Abigail Susik
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Override dysfunctions and the ‘Klapheck computer’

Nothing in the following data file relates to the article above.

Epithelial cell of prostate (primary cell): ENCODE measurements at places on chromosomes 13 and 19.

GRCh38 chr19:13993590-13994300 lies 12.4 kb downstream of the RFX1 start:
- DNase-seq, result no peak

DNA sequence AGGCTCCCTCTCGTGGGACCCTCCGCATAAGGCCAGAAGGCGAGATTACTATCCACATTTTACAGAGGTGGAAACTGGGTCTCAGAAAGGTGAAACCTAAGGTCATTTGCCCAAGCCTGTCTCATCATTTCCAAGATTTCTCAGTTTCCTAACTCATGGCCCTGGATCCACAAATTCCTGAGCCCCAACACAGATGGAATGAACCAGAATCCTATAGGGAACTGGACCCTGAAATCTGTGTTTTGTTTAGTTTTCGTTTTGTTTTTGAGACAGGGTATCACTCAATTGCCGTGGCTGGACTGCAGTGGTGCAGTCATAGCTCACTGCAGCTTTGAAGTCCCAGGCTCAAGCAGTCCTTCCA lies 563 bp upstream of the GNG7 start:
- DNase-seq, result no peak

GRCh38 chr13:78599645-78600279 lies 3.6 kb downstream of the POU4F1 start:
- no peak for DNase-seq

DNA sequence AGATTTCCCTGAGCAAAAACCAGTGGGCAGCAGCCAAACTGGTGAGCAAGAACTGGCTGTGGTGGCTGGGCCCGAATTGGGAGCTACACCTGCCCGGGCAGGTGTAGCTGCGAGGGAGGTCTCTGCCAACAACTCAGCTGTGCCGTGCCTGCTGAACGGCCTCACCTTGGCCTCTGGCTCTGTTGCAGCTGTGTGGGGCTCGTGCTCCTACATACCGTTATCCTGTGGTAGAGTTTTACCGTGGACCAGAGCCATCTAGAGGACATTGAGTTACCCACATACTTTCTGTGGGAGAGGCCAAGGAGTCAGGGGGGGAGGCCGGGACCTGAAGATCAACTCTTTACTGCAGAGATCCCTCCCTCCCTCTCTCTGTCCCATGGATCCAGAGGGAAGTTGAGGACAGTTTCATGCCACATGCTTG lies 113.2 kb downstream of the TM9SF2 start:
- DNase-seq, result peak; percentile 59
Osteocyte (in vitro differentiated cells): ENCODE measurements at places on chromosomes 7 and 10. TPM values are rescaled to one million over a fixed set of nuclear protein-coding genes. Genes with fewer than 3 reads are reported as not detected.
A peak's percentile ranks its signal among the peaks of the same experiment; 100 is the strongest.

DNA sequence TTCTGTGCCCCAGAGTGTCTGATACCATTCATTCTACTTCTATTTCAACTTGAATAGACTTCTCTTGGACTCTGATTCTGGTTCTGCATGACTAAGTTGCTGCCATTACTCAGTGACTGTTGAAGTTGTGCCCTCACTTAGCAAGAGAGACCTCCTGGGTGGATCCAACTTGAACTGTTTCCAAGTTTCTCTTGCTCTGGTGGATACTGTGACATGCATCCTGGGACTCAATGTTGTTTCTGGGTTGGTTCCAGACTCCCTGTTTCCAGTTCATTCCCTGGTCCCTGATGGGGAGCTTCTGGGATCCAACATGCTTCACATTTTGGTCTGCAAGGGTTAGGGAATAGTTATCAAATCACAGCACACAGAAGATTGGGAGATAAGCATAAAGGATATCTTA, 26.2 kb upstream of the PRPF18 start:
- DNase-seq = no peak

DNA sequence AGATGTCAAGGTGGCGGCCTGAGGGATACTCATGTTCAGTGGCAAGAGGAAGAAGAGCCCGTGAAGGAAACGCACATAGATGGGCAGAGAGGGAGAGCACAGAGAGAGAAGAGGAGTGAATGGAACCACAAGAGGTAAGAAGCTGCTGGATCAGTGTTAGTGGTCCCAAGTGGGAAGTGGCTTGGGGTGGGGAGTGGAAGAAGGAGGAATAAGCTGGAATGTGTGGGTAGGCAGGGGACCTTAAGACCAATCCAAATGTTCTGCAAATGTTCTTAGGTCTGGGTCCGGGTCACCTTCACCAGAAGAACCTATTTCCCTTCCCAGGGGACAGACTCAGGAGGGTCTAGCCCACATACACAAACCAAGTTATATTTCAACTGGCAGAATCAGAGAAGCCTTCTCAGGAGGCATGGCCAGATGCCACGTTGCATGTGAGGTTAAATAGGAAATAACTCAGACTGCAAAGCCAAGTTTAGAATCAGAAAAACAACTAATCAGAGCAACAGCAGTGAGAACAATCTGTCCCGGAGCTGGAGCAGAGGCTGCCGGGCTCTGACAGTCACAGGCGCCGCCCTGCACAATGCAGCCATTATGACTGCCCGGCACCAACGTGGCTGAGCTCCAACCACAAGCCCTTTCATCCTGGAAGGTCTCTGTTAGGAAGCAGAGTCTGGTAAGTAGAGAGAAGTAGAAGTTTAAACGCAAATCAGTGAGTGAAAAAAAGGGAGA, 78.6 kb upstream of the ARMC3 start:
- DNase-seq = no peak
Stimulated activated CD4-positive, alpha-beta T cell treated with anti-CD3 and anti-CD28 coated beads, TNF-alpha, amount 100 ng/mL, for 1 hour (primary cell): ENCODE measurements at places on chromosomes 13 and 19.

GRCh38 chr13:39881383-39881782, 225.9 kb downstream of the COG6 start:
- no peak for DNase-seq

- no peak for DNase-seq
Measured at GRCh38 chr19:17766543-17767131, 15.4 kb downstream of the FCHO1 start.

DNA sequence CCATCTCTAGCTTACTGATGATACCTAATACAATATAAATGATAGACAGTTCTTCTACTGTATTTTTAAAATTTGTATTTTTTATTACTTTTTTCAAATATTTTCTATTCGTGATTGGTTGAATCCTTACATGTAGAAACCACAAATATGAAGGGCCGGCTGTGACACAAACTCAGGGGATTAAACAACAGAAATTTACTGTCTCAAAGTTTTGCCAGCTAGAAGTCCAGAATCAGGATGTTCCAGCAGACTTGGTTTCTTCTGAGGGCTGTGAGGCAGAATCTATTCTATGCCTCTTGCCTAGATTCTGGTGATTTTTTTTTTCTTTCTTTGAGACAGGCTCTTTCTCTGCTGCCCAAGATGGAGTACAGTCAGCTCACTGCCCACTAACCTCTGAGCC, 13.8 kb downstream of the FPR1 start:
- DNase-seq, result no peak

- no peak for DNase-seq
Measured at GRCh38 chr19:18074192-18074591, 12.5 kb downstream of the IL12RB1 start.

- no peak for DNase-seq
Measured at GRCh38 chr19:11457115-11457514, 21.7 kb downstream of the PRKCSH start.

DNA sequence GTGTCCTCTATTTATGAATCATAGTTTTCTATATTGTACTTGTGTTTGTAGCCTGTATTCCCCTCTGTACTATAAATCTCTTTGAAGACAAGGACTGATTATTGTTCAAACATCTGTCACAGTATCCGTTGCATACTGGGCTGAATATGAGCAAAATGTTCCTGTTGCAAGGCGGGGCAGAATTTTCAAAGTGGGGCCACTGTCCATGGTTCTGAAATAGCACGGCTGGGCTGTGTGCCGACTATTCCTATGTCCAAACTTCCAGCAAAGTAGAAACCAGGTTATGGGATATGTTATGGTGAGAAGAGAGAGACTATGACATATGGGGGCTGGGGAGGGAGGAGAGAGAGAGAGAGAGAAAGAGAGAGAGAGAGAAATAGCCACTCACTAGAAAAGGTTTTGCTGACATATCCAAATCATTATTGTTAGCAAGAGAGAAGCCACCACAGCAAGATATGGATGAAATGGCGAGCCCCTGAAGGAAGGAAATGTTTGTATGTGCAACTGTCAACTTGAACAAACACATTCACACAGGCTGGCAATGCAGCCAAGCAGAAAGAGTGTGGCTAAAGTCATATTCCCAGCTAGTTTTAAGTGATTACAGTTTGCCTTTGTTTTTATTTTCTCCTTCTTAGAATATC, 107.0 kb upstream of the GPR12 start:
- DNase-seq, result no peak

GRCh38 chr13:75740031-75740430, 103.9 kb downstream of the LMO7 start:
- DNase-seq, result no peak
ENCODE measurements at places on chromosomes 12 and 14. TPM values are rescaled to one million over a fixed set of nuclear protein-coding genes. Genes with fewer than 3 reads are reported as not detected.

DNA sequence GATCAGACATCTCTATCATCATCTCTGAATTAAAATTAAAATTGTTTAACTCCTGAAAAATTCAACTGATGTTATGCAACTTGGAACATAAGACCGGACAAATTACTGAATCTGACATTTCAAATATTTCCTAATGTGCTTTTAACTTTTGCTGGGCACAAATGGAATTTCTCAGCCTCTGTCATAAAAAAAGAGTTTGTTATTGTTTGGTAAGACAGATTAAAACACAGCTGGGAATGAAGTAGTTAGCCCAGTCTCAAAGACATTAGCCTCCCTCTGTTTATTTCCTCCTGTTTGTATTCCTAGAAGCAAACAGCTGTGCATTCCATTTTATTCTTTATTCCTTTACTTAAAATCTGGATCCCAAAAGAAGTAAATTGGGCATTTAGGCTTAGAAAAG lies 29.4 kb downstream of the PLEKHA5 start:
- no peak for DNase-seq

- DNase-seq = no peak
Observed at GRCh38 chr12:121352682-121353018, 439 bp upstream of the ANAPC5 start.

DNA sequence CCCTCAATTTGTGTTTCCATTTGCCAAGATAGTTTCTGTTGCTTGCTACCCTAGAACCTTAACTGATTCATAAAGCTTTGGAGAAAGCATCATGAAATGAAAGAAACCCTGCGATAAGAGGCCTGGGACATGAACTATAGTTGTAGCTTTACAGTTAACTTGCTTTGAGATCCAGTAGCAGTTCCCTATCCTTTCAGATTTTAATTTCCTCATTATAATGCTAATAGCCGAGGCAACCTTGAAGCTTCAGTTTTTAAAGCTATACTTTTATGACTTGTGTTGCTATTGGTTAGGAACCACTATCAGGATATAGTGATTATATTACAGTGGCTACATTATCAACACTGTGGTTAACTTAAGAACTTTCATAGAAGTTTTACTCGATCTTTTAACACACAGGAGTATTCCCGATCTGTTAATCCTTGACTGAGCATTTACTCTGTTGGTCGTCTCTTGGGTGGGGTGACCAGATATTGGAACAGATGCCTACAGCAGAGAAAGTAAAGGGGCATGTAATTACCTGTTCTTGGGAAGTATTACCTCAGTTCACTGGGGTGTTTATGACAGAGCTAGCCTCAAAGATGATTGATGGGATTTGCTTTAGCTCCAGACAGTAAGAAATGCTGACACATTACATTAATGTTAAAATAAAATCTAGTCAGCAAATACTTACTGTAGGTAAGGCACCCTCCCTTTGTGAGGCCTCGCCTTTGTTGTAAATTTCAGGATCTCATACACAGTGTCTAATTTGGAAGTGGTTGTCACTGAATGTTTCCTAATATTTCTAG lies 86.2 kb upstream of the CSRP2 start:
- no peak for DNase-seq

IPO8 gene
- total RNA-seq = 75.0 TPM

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The Epilogue discusses André Breton’s 1965 essay on the German painter Konrad Klapheck as a means of delineating a more concrete picture of what surrealism might have wanted in its prefigurative thought about a future post-work society. The Epilogue also analyses the 1965 L’Écart absolu exhibition in Paris, with its series of artworks about domestic and waged work and its outcry against a society based on what Breton in the mid-1950s termed ‘miserabilism’. Building on Breton’s indication of the necessity of human–machine collaboration in a mutual overriding of functionality as the ultimate goal of life’s potential, the final section of the book undertakes a cursory examination of relevant artworks by Klapheck, Giovanna, and others. Although surrealism does not stipulate specifics about its demands for work remuneration or the reduction of the workday and work week – or, for that matter, discuss societal solutions such as the idea of a guaranteed basic income – the movement’s increasing interest in the work of Charles Fourier and Herbert Marcuse after World War II provides a provocative glimpse of what a society without wage labour might look like in the surrealist imaginary.

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